And who are the heroes of this story? Aside from a handful of police who escaped the sewers (and who accomplish little by themselves), the very much outside of government Batman and Catwoman (even though they do not call her that in the film). The Batman does not depend on government to protect himself. Catwoman seeks to escape the government after a fashion, to clear her name from government computers so that she can live a life and not have to worry about law enforcement coming after her. These are the heroes of the story.

There is one other person to be considered a hero within the story. The young cop known in the film as John Blake. And what happens at the end of the film? He throws away his badge, and leaves the police force. What does he do after that?

Did I give the SPOILER ALERT? I did? Good.

John Blake discovers the Batcave. The implication is that he takes up the mantle of the Batman. Why? Because he wants to be that symbol that Bruce Wayne started out to become. The symbol that tells people to be courageous.

Maybe it is just my bias, but I see all this as very libertarian.

Yes, cute girl on the front row, what is it?

You think it is very libertarian too? Mm. Good girl. You get to come to my office this evening for another reward. I can tell you are going to be a straight A student.

That is all for class today. Class dismissed.

4 Responses to “Libertarian Perspective on Politics in “The Dark Knight Rises””

  1. Hmmm….interesting (love your sense of humor). I didn’t see libertarianism…but you make some good points. The politics of Nolan’s trilogy are confusing – he sometimes comes across as ultra-conservative (cowboy diplomacy, taking out terrorists, spying on the populace to fight crime, an elitist/capitalist hero with unending wealth, etc…) but then he has this Fritz Lang-like streak where he seems to suggest the only way to keep true peace is through the arm of The State (in this case the police, who are trapped underground while anarchy rises) which kinda goes against neo-conservatism’s anti-government streak. (Or heck, maybe just neo-cons are confused!) Then there are all the allusions to the French Revolution. But I’m not going to pretend to know a lot about politics – I was too busy staring at the pretty girl in the front row to listen to the professor. At any rate…a lot to chew on….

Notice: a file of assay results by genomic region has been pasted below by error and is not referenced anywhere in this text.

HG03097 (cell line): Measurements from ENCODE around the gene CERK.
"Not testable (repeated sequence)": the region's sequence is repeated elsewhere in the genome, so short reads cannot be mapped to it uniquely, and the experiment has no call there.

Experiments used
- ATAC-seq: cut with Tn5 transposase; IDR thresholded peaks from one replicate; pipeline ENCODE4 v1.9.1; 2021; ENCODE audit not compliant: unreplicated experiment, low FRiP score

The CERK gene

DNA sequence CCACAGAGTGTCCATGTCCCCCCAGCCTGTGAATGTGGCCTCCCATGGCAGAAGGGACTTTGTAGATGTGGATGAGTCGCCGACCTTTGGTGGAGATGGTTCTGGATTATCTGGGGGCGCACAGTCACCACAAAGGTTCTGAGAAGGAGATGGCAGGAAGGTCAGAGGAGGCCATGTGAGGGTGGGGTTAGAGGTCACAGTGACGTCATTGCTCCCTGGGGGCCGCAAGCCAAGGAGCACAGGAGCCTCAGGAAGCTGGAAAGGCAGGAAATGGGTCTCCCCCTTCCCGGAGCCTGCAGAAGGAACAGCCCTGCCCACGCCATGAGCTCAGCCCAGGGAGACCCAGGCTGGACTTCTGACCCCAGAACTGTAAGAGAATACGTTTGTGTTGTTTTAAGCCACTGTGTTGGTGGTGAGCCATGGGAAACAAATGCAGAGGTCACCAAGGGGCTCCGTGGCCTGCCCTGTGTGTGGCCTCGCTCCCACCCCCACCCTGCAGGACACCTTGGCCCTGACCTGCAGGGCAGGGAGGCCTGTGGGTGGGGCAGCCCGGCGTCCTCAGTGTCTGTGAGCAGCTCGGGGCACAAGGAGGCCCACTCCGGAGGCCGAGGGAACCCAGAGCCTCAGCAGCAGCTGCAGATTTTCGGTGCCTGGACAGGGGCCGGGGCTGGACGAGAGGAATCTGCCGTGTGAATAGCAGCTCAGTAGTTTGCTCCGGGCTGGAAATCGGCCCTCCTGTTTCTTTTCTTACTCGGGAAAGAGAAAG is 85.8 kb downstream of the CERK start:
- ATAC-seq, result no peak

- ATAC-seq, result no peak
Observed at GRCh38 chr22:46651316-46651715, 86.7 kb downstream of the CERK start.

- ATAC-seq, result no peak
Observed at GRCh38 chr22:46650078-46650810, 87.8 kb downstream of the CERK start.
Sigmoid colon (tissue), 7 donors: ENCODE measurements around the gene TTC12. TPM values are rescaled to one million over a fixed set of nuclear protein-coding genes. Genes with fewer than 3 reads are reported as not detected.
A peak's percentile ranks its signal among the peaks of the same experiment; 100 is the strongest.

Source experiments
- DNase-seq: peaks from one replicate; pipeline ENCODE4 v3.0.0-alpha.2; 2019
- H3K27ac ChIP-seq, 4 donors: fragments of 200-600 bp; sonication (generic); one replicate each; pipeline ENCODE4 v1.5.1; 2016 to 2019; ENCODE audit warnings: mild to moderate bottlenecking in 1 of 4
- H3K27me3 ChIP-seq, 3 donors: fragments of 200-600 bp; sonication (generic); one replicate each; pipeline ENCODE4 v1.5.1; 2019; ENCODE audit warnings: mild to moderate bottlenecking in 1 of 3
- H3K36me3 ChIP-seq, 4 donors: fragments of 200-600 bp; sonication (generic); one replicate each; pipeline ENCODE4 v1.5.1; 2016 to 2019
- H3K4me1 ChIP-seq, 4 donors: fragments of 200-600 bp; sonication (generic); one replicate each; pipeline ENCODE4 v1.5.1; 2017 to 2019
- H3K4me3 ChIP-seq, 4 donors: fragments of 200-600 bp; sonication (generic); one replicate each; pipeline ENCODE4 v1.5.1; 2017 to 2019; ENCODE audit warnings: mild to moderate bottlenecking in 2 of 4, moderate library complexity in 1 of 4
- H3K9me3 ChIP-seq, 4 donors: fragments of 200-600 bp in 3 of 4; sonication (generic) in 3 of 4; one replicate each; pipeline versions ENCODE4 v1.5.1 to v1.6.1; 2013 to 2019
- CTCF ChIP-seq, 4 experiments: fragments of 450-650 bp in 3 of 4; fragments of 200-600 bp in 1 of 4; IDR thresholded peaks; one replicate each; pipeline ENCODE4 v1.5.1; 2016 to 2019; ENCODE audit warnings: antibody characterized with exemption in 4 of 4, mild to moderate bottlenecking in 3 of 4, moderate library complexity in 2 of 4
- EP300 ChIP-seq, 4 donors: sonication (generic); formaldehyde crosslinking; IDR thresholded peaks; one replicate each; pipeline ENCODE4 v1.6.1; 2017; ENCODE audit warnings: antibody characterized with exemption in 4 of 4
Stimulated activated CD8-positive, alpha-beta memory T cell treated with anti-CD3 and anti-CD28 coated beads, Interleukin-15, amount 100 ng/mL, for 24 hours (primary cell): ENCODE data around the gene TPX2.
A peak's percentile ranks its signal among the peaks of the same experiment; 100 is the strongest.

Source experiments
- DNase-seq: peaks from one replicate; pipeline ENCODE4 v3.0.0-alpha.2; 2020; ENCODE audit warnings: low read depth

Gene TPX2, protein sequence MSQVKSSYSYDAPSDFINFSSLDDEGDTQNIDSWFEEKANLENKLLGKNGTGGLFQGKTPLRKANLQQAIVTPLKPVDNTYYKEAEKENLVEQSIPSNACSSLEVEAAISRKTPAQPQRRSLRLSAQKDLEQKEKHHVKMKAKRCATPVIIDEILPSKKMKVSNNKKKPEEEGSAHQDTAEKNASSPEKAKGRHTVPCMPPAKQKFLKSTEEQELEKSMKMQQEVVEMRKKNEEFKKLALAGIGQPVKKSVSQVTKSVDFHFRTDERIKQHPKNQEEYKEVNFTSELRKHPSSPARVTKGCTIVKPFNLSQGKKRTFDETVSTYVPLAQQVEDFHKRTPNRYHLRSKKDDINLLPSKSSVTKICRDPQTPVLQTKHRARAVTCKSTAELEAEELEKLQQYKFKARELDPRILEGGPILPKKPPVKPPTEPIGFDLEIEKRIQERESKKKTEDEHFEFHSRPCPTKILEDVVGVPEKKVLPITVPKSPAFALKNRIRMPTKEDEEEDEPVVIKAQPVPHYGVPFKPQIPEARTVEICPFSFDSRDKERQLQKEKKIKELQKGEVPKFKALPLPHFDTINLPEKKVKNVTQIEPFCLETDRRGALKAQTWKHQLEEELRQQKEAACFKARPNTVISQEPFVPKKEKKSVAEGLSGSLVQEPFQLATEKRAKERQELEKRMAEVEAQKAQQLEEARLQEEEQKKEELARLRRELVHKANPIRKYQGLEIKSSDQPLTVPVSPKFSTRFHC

http://theschleicherspin.com/2012/07/23/orphans-terrorism-and-dickensian-economics-in-the-dark-knight-rises/

    • Well, I am biased to see libertarian overtones where possibly none were intended. I know “Avatar” was a movie with a liberal-minded pro-environmentalism and anti-corporation message. But what I saw was a film that laid down a good argument for the protection of property rights.

      Anyway, TDKR seemed very libertarian to me. Individual responsibility, the faults of mob rule, the inability of government to prevent evil from happening. That the hero is a wealthy man who uses his resources to become something he hopes will inspire people also helps. And who is the villain? Someone who wants to control people and impose an authoritarian rule that manipulates people through fear of power. The opposite of libertarianism. Whether you see the League of Shadows as socialist or fascist, they are attempting authoritarian rule, and Batman, the individual stands against them, protecting the people from them.

      • You make a compelling argument – but I saw an Individual rising so that he could restore power to The State.

        • Excellent point. One could certainly view it that way. But why was he returning power to the State? The people were not without government. They had a mob rule, authoritarian government. They had order. A dictatorial order based on fear, but order nonetheless. What was the threat?